Friday, May 9, 2014

If you get a PhD, leave academia

In a recent discussion with a friend, comparing the pros and cons of getting a PhD versus a Master's degree, several competing articles happened to came to mind. From Allison Schrager at Quartz, "Get a PhD—but leave academia as soon as you graduate" argues that "Enrolling in a PhD program is, from an economic perspective, a terrible decision." It may sound controversial, but Schrager's main point is how difficult it can be to find academic employment that can help you pay off all those student bills from earning your PhD.

Schrager was personally invested in earning her PhD, reminding us that she'd "have earned more money if I did an MBA, but going to graduate school was the best thing I ever did. I went in ambivalent about a career in academia, but I wanted a PhD simply because I loved economics and wanted to learn everything about it." But at the same time, it's awfully hard for newly minted PhD's to find employment in academia.

Schrager also discusses what you get out of a PhD. From Schrager's perspective, getting your PhD prepares you for academia, and PhD students may lose perspective from the norm outside academia:
But nothing about the PhD process educates you on how to find a non-academic job, apply your skills, or sell yourself to employers. The PhD process involves a long, intense, and often fraught, mentorship with your adviser. At the end, the adviser places you in your first job (or abandons you entirely), her opinion of you determines the course of your career. Enduring this dynamic for half a dozen years leaves many PhD students an emotional wreck, convinced they can’t do anything without their advisers’ approval and help. It also leaves them totally ignorant of how the mainstream job market works.
So in her conclusion, Schrager advises that "If you don’t graduate with a solid academic job or compelling post-doc," you should leave academia as soon as possible.

It's not a unique point; Rebecca Schuman shared a similar statement in her Slate article, "Thesis Hatement." Schuman makes a very grim comparison when discussing the likelihood of getting a tenured academic position after your PhD:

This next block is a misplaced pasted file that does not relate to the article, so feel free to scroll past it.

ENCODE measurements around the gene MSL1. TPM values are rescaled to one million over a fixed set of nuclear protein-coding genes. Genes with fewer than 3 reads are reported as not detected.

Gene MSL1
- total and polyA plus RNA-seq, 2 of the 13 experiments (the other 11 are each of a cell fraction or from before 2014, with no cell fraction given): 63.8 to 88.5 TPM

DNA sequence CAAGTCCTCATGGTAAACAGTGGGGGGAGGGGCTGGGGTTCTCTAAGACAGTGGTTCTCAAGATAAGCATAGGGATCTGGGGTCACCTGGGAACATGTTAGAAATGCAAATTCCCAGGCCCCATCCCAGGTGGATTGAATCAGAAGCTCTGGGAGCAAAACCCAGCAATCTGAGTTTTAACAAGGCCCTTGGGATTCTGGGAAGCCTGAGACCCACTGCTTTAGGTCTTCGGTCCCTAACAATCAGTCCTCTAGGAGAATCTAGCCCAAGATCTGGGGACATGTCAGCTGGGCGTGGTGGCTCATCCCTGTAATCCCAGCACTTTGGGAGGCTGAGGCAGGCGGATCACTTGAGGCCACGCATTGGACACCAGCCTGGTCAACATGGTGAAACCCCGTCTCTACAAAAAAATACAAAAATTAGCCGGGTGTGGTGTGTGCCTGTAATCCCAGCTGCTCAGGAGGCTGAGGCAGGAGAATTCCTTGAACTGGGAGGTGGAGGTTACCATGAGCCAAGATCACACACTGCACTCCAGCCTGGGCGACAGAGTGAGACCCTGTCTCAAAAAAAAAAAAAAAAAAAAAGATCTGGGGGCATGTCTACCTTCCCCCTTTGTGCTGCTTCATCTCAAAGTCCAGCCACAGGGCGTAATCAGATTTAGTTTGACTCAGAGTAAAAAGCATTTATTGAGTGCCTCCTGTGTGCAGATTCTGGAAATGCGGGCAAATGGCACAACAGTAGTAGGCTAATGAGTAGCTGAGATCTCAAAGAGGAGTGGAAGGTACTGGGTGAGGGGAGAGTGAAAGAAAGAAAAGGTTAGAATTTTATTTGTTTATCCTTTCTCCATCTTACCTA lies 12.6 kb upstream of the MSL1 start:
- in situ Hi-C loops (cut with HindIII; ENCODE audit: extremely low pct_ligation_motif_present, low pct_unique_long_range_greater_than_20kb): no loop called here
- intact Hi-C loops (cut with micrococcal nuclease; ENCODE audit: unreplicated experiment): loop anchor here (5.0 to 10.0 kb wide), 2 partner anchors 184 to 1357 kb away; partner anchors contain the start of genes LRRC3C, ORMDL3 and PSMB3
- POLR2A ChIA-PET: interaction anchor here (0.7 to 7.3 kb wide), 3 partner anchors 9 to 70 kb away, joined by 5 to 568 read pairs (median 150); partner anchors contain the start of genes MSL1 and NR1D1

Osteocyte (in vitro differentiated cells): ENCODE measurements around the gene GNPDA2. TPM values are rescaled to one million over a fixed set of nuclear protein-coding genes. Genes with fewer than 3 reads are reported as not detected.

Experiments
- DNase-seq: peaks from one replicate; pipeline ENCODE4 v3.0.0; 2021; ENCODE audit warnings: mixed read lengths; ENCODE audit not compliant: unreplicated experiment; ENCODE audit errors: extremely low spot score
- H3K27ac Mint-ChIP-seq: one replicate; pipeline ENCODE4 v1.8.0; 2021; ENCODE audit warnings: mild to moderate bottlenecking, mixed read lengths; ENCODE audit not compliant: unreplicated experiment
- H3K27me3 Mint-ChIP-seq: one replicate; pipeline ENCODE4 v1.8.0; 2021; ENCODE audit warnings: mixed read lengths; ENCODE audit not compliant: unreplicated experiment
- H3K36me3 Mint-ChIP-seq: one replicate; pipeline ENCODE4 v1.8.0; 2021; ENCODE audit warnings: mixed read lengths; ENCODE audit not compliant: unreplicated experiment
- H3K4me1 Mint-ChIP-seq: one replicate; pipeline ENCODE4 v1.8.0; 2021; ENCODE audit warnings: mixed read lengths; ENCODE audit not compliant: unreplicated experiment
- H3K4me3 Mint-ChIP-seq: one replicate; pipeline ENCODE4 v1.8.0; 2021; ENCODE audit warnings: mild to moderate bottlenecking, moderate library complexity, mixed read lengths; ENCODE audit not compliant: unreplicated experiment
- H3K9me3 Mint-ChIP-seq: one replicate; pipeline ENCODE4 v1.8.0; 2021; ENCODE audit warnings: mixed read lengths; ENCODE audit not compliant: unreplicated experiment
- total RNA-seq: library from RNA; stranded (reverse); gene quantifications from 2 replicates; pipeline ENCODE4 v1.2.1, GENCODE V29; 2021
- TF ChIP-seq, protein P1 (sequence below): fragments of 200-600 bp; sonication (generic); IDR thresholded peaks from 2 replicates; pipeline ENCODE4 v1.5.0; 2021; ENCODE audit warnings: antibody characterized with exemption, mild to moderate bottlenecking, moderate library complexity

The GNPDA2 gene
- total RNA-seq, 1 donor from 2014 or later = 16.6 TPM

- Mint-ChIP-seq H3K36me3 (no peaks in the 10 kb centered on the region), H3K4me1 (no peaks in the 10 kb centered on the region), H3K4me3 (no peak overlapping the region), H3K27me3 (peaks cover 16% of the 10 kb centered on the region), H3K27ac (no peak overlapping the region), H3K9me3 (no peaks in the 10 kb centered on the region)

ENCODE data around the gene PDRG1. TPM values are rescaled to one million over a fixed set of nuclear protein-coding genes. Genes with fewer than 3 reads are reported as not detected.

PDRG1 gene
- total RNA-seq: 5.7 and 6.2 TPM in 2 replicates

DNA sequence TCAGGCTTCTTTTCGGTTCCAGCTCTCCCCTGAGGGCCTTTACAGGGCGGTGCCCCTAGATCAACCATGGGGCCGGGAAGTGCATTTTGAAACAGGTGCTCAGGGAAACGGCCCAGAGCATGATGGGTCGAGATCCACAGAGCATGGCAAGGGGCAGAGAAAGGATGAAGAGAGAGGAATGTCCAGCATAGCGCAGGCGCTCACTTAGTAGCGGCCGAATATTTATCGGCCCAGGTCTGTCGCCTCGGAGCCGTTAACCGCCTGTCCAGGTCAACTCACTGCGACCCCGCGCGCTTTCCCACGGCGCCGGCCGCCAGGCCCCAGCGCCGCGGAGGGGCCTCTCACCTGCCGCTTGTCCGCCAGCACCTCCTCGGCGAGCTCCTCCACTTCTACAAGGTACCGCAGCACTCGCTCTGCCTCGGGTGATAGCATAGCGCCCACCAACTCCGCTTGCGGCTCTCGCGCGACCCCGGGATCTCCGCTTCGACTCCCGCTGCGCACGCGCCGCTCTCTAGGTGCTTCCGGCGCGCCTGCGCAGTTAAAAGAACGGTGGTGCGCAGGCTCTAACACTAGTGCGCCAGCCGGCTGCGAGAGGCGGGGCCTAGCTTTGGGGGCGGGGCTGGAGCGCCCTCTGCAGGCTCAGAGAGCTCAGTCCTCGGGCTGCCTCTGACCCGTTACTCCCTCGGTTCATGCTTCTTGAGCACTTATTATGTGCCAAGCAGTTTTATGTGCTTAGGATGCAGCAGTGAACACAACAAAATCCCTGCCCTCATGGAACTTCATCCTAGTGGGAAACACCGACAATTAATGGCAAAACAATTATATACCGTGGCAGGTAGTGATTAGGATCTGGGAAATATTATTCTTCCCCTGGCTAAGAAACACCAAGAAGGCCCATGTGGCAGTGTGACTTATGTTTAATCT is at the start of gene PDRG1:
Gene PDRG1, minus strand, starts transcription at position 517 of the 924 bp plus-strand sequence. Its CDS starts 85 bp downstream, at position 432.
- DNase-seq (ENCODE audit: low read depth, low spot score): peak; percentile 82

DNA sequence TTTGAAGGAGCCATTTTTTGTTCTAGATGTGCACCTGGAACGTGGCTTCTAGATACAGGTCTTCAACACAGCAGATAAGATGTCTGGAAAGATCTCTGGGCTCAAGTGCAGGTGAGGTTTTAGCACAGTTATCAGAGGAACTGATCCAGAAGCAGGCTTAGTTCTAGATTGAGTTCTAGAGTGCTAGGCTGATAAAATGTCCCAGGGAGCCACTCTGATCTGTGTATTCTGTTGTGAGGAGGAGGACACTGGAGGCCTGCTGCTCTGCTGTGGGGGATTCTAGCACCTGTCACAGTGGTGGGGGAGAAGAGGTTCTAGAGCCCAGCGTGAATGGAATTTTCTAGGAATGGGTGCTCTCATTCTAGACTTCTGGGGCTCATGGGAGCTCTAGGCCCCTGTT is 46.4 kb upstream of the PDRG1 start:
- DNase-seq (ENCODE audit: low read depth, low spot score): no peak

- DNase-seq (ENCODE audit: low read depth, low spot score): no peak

Well, someone also has to not die from small-cell lung cancer to give the disease its 6 percent survival rate, but would you smoke four packs a day with the specific intention of being in that 6 percent? No, because that’s stupid. Well, tenure-track positions in my field have about 150 applicants each. Multiply that 0.6 percent chance of getting any given job by the 10 or so appropriate positions in the entire world, and you have about that same 6 percent chance of “success.” If you wouldn’t bet your life on such ludicrous odds, then why would you bet your livelihood?
It's a point of view that reminded me of a 2011 blog post from Gwen Pearson, aka "Bug Girl." Pearson compares the PhD and the Master’s degree in this way:

A Master’s degree is intended to do two things: to prepare you to be a professional in a disciplinary field, and to learn how the tools of that field are used to solve problems. Master’s come in lots of different sizes and flavors; they may or may not complete a research thesis, and sometimes complete a practicum. A Master’s does not always have to lead to a PhD; in the past it was viewed as a terminal degree in its own right.

A PhD is a long research apprenticeship in which a student is expected to create new knowledge, including creating new tools and techniques and broadening the knowledge base of a field. PhD students are expected to perform original research with minimal supervision. It is not meant to be vocational or career-related training.
And in parallel with Schrager, Pearson says "Academia is a world where your research is your identity (and your value)." Pearson's view is that earning a PhD prepares you to do research, while the Master's degree prepares you for a job.

You may understand why these articles came to mind recently. In my Master's program, the Master's capstone is intended to be a professional practice, where we exercise what we have learned throughout our program towards the completion of a project. In the first few weeks of the capstone, we discussed the importance of the capstone being a reciprocal relationship between academia and practice. On my other blog about open source software and usability, I shared insights from Andersen (2013), that academia and practice need to develop a reciprocal relationship. It's a cycle; academia needs to provide accessible, actionable research that is published in places visited by practice. That allows the practice to advance, which provides future research opportunity for academia. The cycle continues, and both academia and practice benefit.
photo: PerfectZero

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